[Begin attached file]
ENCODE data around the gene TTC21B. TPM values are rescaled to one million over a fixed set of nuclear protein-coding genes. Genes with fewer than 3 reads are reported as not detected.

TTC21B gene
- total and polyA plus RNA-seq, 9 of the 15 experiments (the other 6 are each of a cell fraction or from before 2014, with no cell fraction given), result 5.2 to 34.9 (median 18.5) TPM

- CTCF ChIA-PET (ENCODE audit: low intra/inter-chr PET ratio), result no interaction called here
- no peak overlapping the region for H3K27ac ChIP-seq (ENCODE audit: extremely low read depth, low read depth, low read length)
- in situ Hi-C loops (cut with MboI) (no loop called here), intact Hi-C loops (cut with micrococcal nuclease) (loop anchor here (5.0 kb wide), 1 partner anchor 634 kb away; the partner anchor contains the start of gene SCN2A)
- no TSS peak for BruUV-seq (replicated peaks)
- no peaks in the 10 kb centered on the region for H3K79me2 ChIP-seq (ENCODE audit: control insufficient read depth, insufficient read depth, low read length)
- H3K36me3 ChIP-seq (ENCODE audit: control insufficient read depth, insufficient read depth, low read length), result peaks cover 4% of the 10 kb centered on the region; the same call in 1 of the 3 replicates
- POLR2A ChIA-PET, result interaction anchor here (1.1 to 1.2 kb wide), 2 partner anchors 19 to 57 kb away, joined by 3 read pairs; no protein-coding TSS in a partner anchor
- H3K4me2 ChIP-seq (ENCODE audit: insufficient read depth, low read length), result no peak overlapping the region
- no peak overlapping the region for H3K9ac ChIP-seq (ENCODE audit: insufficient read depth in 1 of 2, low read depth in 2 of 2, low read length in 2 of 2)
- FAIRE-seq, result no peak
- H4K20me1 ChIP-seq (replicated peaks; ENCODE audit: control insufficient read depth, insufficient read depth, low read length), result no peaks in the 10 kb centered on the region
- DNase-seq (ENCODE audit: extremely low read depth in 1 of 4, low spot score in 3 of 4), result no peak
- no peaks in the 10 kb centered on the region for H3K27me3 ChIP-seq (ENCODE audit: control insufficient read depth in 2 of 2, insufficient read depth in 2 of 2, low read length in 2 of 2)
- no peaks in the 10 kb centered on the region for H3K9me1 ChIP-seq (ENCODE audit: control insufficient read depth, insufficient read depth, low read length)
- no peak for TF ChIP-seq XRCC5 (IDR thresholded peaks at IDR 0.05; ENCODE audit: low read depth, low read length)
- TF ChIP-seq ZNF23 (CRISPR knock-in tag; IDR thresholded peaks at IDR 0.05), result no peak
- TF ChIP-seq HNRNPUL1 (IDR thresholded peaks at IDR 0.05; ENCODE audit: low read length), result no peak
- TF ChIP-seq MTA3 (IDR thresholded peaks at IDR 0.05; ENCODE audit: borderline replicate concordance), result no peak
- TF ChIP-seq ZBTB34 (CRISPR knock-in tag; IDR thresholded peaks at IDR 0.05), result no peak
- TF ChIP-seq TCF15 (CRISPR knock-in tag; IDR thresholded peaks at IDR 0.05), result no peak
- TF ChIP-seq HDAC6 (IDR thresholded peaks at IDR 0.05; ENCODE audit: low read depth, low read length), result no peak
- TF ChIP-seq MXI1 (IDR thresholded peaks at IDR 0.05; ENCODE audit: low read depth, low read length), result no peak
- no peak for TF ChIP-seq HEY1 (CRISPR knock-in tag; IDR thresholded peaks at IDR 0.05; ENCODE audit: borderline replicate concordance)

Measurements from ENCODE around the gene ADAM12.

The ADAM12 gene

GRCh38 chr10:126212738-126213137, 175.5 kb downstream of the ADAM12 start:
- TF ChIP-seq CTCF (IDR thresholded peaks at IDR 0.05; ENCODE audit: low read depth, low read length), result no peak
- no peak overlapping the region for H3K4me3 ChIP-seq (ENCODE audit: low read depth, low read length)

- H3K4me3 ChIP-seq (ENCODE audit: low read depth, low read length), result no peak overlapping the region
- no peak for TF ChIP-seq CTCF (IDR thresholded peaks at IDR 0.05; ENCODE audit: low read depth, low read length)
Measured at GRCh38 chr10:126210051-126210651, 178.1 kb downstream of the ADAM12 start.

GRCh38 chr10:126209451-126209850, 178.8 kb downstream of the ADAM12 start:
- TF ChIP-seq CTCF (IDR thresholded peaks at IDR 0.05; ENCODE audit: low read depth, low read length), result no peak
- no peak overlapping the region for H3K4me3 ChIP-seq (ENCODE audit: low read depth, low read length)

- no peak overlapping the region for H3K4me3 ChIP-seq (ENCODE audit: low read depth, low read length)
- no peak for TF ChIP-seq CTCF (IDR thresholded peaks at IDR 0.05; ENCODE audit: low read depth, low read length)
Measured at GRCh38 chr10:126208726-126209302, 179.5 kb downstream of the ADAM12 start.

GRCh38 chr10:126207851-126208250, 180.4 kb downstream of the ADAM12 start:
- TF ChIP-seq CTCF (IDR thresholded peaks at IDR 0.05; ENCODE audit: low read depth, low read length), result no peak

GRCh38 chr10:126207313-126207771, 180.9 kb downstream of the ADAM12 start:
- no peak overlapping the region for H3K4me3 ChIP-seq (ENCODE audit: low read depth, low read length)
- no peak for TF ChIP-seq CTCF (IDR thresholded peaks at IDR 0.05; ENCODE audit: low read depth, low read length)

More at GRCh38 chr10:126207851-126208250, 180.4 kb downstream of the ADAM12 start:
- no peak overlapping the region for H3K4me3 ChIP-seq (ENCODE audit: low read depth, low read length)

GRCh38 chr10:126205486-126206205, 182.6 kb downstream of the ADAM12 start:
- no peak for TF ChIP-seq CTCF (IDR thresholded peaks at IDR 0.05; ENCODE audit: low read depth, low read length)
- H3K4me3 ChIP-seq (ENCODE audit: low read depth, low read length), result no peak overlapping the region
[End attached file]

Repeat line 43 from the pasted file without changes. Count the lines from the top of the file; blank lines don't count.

GRCh38 chr10:126207313-126207771, 180.9 kb downstream of the ADAM12 start: